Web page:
As for the original A.L.I.E., “Fallen” represented something of a paradigm shift for her and Jaha’s plan. They had been so careful to make it about people coming to them for revelation and accepting the City of Light, but now free will is an obstacle to overcome. Raven’s frantic attempt to overstimulate herself to turn A.L.I.E. off – with a combination of exercise, rock music, and the thematically and literally relevant reading of Poe’s most famous poem – beautifully illustrated the power of mind over virtual matter, and then A.L.I.E. took it one step further by having Raven cut her wrists to force Abbie to take the pill. The lesson here, it’s all about free will till free will makes achieving our despotic goals more difficult.

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Speaking of despotic, Ontari was painted between a rock and a hard place because Clarke had bolted with the Flame, but unable to prove that she did have the Flame, Ontari was forced to stall. Good thing she had Murphy there to council her in the ways of subterfuge and lying, not killing, to get what you want. Good old, Murph. I think Murphy’s becoming my new favorite, the consummate punching bag on this new Earth going from one hostage crisis to another, but doing so with aplomb.

Richard Harmon was comedic gold this week, although its weird to think of the tenuous and deadly political drama of Polis as a fitting background some kind of wacko romantic comedy. Following last week’s scene with the bath, the none-too-subtle sexual tension went up a notch with Murphy being chained up in the Commander’s bedroom. Murphy’s hurt that despite his help in staving off questions about her ascension that he’s still Ontari’s prisoner, and then she takes her top off. “Now I’m a little less hurt,” Murphy said in perfect deadpan. Introducing bondage into a relationship is new level of kink, at least for a CW show anyway.

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The most intriguing bit of “Fallen” though comes at end of the episode, and it kind of reinforces that Walking Dead connection with the Arkadia residents now zombified under the influence of A.L.I.E., chasing Jasper and a kidnapped Raven like something out of Night of the Living Dead. What a time for Clarke to come home looking for Lincoln, but in the rush of the moment its easy to forget that this is the first time that Jasper and Clarke have come face-to-face since Mount Weather. I guess the heavier implications of that will be dealt with next week, this week, Jasper feeling the pressure summed up his feelings about Clarke saying “You really are the angel of death.” When you put it like that, Wanheda has a nicer ring to it.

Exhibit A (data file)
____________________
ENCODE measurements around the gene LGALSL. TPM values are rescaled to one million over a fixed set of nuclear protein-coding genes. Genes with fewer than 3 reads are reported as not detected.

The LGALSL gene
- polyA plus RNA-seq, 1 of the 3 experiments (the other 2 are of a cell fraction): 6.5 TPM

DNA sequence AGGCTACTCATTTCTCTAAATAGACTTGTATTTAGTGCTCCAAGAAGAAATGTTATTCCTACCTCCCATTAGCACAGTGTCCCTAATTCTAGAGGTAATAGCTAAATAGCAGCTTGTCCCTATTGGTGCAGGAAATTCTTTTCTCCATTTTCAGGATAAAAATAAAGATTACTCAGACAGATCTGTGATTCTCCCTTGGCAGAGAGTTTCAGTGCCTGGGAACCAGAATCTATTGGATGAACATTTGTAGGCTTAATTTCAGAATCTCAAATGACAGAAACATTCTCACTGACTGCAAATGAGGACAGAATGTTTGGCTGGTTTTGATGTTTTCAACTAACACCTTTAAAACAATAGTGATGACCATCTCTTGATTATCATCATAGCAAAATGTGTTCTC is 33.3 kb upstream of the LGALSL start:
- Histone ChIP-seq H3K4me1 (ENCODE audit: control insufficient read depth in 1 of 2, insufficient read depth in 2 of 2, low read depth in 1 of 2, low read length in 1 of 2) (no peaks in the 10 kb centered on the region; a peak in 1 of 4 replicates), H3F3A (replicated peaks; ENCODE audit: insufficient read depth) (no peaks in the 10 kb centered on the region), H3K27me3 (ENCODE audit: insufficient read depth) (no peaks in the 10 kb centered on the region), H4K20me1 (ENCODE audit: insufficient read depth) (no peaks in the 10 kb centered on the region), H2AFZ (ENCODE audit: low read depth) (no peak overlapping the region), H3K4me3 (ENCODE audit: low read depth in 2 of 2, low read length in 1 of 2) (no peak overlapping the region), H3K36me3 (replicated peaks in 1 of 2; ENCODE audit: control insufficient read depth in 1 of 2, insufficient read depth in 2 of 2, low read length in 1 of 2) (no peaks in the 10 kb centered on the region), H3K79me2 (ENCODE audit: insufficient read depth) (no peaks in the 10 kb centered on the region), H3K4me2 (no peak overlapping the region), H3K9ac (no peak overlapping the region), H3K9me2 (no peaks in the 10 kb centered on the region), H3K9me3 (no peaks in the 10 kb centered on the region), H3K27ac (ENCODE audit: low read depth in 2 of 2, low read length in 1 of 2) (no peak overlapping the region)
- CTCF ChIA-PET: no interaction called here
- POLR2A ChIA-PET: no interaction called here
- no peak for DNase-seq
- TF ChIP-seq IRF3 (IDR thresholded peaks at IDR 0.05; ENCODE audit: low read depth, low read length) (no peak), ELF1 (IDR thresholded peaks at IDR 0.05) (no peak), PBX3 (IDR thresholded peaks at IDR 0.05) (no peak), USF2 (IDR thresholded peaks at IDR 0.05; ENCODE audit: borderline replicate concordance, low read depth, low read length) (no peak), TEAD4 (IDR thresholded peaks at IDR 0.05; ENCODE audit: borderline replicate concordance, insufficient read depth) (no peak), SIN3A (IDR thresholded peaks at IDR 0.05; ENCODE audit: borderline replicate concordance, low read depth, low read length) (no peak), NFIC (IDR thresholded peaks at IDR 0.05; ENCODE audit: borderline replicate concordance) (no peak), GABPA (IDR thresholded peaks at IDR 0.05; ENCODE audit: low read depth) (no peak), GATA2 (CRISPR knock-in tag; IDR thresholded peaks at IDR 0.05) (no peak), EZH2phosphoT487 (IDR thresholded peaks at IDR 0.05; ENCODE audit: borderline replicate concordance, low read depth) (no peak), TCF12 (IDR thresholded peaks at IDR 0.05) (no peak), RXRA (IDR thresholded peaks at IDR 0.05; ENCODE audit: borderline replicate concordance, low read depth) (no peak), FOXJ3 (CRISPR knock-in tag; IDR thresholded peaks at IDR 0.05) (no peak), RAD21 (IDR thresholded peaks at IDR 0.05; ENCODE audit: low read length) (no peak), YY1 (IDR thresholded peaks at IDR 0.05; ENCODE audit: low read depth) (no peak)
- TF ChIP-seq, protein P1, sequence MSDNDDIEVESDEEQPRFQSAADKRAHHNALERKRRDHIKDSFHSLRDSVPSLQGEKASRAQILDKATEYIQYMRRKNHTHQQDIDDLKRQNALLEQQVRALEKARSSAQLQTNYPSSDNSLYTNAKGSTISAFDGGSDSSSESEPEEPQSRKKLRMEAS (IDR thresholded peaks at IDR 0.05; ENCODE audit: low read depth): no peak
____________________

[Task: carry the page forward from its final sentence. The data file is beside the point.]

To me, the most interesting thing about the episode is not what happens, but what it sets up. You have Bellamy, Octavia, Monty, Nathan and Harper out in the wilderness, and Clarke, Jasper and Raven now off on their own trying to stay a step ahead of the A.L.I.E. army. Is it inevitable that they would come together again? Well, if you’ve seen the preview for the next episode, then you know the answer is yes, but it’s kind of exciting that with so much of season three seeing the main cast separated by time and distance, we’re going to get a reunion of the original 100, and it will be up to them to once again save the day.

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With six episodes left there seems to be a whole lot of story left to grind through, and it looks like next week’s going to be all about the exorcism of A.L.I.E. from Raven. The search for Luna, the undermining of Ontari, the final(?) fate of Pike, not to mention all the internal drama with the members of the 100 will all be vying for attention with the battle against A.L.I.E. and her mission to bring all of humanity into the Matrix the City of Light in the last half dozen episodes. That’s a weird problem to have in this second half of a season that’s had to do a lot of sketchy contortion work to get us this far. Hopefully, there is a plan.

Category: reviews, TV